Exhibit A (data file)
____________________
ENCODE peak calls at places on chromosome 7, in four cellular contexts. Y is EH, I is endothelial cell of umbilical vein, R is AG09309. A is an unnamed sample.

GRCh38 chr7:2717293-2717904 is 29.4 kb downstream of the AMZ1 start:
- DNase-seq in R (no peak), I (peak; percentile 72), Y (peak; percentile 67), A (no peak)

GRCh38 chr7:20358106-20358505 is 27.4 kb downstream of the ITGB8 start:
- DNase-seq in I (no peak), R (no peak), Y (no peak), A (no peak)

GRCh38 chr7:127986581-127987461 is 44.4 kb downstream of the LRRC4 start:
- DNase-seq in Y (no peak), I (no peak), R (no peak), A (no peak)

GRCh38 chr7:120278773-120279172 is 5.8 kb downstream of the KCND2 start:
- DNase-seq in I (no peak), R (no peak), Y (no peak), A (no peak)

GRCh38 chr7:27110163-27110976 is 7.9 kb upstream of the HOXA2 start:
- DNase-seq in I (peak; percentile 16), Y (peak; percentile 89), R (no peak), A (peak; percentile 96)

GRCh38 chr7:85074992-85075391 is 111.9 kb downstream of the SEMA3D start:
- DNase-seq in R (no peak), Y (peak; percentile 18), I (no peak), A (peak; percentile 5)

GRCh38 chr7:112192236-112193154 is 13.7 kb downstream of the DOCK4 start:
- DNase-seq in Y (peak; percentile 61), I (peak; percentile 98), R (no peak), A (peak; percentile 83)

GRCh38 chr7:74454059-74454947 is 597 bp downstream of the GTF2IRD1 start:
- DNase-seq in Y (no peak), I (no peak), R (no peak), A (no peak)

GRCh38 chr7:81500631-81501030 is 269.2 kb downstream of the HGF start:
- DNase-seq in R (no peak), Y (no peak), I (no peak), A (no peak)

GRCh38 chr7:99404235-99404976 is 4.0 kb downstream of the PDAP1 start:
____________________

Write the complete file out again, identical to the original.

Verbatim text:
ENCODE peak calls at places on chromosome 7, in four cellular contexts. Y is EH, I is endothelial cell of umbilical vein, R is AG09309. A is an unnamed sample.

GRCh38 chr7:2717293-2717904 is 29.4 kb downstream of the AMZ1 start:
- DNase-seq in R (no peak), I (peak; percentile 72), Y (peak; percentile 67), A (no peak)

GRCh38 chr7:20358106-20358505 is 27.4 kb downstream of the ITGB8 start:
- DNase-seq in I (no peak), R (no peak), Y (no peak), A (no peak)

GRCh38 chr7:127986581-127987461 is 44.4 kb downstream of the LRRC4 start:
- DNase-seq in Y (no peak), I (no peak), R (no peak), A (no peak)

GRCh38 chr7:120278773-120279172 is 5.8 kb downstream of the KCND2 start:
- DNase-seq in I (no peak), R (no peak), Y (no peak), A (no peak)

GRCh38 chr7:27110163-27110976 is 7.9 kb upstream of the HOXA2 start:
- DNase-seq in I (peak; percentile 16), Y (peak; percentile 89), R (no peak), A (peak; percentile 96)

GRCh38 chr7:85074992-85075391 is 111.9 kb downstream of the SEMA3D start:
- DNase-seq in R (no peak), Y (peak; percentile 18), I (no peak), A (peak; percentile 5)

GRCh38 chr7:112192236-112193154 is 13.7 kb downstream of the DOCK4 start:
- DNase-seq in Y (peak; percentile 61), I (peak; percentile 98), R (no peak), A (peak; percentile 83)

GRCh38 chr7:74454059-74454947 is 597 bp downstream of the GTF2IRD1 start:
- DNase-seq in Y (no peak), I (no peak), R (no peak), A (no peak)

GRCh38 chr7:81500631-81501030 is 269.2 kb downstream of the HGF start:
- DNase-seq in R (no peak), Y (no peak), I (no peak), A (no peak)

GRCh38 chr7:99404235-99404976 is 4.0 kb downstream of the PDAP1 start: